“Um, is that a dude sitting on another dude’s shoulders?”
“Win Butler, come on down! You’re the next contestant on ‘The Price Is Right.’”
Three statements you would probably never hear uttered simultaneously unless you were at this show. It was the last song of Arcade Fire’s main set before the encore, and the entire venue was in an uproar.
The band was in the final throes of “Rebellion (Lies)” off of its 2004 debut, Funeral. Each member flailed about the stage in blissful, aural ecstasy with their instrument, whether it was a guitar, violin or aforementioned French horn.
The audience, which included Drew Barrymore and Spike Jonze, was on its feet. Some passionate fans were even perched upon each other in the pit. And yes, there was even a dude sitting on another dude’s shoulders – the likes of which I have definitely never seen before.
Leading the entire musical celebration was the swaggering Arcade Fire frontman, Win Butler, who jumped off the stage to wander the depths of the Greek’s capacity crowd. Prior to beginning “Rebellion (Lies),” Butler detailed the group’s touristy adventure in Hollywood. The Canadian indie rockers journeyed to a taping of “The Price Is Right.”
So, as Butler was navigating through the nether regions of the theater, his brother (and fellow band mate), Will, called him back to the stage with the famous line from the game show: “Win Butler, come on down! You’re the next contestant on ‘The Price Is Right.’” The entire night was full of frenzied excitement from the get go. I spied a massive pipe organ sitting ominously stage right. As the musicians warmed up, it felt like we were waiting to watch an orchestra perform. Even the full moon seemed to glow with anticipation.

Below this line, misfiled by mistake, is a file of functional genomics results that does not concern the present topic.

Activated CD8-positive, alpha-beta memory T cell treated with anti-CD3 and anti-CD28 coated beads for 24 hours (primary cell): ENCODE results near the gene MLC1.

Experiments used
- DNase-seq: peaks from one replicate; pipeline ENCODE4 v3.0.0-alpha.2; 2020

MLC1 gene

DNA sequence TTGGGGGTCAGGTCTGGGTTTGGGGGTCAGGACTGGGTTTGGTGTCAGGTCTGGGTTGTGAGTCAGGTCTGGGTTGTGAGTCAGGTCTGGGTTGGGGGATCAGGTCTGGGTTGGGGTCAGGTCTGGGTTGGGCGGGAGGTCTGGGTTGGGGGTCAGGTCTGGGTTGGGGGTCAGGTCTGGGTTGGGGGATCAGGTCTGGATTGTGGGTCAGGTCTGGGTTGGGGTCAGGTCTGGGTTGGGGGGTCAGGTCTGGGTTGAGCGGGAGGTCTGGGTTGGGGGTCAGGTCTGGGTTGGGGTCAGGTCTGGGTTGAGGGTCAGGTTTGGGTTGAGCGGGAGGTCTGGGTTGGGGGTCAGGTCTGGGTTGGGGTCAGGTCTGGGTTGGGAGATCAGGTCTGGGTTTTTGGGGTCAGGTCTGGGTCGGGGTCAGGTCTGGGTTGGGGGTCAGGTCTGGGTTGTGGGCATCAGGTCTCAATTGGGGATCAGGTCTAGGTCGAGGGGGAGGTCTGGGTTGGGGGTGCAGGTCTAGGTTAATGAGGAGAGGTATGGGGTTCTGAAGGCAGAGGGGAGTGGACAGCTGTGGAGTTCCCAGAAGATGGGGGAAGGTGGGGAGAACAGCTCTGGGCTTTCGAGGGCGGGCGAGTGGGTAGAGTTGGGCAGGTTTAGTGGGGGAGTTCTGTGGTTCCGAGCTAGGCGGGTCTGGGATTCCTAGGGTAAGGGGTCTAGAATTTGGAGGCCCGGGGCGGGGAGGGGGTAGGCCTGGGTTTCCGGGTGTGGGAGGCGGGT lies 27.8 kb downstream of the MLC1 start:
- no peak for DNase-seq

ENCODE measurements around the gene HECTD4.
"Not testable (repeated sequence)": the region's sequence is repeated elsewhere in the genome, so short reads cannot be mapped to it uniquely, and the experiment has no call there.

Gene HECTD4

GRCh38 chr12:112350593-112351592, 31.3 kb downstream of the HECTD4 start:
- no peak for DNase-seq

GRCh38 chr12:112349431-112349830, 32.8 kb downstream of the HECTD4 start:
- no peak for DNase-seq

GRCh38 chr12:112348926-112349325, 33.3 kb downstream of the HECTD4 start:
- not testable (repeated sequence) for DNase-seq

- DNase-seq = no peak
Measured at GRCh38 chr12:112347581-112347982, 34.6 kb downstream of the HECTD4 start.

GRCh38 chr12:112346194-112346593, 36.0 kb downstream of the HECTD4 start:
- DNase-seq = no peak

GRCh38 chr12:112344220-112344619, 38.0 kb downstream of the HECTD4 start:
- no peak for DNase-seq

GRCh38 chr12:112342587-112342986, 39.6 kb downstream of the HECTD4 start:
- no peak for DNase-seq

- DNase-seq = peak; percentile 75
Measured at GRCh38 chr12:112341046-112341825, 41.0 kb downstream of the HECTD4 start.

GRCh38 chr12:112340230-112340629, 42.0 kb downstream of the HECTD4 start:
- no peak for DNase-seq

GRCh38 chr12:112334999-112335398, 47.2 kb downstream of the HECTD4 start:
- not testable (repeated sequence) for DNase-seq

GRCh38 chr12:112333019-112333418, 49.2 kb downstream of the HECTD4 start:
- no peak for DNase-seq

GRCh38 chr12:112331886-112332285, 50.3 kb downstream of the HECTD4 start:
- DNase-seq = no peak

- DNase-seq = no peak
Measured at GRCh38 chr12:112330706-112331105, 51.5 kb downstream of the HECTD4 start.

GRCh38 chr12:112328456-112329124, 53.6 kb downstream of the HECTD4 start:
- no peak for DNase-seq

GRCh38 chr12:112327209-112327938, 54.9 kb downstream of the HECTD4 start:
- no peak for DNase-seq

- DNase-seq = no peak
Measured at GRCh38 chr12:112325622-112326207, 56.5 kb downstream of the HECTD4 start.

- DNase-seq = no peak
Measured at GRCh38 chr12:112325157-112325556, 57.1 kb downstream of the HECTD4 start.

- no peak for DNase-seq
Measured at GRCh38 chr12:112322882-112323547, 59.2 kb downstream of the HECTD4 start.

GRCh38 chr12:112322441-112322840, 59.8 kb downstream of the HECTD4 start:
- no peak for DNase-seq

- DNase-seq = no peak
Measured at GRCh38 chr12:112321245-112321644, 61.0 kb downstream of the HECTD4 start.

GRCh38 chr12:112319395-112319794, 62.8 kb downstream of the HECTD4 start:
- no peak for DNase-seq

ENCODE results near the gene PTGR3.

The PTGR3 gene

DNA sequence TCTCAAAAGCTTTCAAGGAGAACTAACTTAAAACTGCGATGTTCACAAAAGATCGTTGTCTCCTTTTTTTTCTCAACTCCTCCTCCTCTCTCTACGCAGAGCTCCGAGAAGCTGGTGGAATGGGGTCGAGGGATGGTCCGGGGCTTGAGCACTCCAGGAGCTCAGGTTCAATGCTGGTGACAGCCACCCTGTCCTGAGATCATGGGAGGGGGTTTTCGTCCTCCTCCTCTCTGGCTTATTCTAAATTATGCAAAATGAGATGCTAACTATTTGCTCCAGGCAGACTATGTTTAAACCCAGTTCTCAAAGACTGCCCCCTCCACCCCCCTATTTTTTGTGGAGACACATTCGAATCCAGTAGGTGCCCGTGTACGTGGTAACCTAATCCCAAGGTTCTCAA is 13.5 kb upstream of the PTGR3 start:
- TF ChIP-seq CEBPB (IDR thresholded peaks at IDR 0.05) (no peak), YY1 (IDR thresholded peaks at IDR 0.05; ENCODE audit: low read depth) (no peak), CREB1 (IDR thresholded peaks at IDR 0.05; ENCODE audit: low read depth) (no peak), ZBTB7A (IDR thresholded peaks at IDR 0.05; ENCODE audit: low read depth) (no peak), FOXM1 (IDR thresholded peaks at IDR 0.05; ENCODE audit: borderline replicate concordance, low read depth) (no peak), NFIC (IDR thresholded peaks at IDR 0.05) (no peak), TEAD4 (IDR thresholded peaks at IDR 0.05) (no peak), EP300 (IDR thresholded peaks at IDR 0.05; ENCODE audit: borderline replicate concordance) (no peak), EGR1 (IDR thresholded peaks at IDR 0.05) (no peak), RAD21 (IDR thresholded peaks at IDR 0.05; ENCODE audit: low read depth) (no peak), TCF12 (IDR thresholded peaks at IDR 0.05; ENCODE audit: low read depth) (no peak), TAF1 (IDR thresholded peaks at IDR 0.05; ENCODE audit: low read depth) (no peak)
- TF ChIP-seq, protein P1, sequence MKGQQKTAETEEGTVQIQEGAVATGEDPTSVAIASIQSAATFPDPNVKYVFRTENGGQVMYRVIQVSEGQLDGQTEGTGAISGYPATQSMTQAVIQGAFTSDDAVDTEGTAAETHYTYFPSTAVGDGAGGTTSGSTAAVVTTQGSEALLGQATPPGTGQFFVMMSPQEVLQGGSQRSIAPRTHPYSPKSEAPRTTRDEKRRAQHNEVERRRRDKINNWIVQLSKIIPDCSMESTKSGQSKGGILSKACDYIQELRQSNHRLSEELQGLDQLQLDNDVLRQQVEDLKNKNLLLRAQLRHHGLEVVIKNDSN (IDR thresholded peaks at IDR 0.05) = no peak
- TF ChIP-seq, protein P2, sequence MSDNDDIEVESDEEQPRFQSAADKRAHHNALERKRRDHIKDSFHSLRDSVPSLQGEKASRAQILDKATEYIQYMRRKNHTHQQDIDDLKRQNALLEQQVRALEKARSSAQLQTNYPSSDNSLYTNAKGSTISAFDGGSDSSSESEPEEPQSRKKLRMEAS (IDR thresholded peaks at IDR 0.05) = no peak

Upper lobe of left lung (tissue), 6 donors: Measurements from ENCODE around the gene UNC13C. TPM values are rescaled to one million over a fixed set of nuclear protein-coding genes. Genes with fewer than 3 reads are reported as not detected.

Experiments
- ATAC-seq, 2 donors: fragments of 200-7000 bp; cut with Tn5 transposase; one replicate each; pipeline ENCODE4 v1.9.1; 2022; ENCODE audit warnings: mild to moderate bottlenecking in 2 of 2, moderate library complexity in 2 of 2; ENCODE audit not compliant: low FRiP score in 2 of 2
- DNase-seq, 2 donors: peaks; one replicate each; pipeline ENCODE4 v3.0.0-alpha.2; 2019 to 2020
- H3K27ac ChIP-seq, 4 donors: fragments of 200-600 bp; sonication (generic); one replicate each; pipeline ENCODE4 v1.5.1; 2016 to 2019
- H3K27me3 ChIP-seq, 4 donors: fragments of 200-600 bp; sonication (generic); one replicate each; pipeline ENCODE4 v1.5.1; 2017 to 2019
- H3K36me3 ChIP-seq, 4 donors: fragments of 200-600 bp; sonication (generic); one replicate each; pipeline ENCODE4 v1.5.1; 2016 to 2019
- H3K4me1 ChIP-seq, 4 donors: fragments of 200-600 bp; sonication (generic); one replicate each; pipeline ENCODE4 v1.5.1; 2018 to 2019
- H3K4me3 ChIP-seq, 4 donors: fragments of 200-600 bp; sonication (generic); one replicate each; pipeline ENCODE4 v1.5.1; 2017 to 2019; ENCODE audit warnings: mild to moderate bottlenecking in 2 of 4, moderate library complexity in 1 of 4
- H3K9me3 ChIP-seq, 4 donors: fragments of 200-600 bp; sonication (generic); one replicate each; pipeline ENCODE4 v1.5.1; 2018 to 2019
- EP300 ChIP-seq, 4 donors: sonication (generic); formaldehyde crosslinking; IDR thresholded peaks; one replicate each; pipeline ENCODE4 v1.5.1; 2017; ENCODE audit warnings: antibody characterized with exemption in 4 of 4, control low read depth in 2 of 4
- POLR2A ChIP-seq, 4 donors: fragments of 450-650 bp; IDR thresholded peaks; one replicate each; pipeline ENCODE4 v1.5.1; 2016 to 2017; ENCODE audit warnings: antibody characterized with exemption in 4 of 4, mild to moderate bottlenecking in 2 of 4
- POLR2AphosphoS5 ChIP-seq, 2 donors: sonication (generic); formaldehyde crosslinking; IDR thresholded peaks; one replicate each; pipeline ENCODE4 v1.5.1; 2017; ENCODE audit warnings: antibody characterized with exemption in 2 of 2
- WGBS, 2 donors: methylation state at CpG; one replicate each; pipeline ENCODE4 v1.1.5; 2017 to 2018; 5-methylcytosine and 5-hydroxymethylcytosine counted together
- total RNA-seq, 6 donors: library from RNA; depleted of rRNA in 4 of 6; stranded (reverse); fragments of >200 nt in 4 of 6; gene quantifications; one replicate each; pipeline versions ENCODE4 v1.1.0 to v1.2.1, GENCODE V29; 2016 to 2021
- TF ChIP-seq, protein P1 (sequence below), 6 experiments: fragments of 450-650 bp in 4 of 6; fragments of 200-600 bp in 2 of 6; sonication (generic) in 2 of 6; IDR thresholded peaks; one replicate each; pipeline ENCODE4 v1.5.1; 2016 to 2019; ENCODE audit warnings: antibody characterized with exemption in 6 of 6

Then, the band broke into “Keep the Car Running” and the explosive first single, “Black Mirror,” from its newest CD, Neon Bible, and all hell broke loose. The energy built through “No Cars Go,” “Haiti” and “Neighborhood #2 (Laika)” before Butler slowed things down by leaving the stage.
A “fake Win” was placed center stage in his place. Butler sang the lyrics of “My Body Is a Cage” from off stage while the faceless cardboard cutout stood motionless at his mic. Towards the end of the song, Butler’s face as he sang was projected onto the form’s visage, making it seem like a ghost was singing the song.
Butler returned to the stage for a “song we don’t perform that much,” “Cold Wind,” the exclusive track from the HBO series “Six Feet Under.” Next was one of my favorites from Neon Bible, “Intervention” (the ominous organ was utilized wonderfully here), followed by the incredibly moving “Antichrist Television Blues.”
This particular tune encapsulated the entire appeal of Arcade Fire. The band successfully layers so many textures of sound upon each other, while making beautifully harmonic music. Even the wails of Régine Chassagne into a megaphone become gorgeous when blended into “Antichrist’s” musical landscape.
The group closed the evening with two anthemic gems. The sing-along chorus of “The Well and the Lighthouse” and powerful words of “Wake Up” made for a glorious end to a completely magical evening.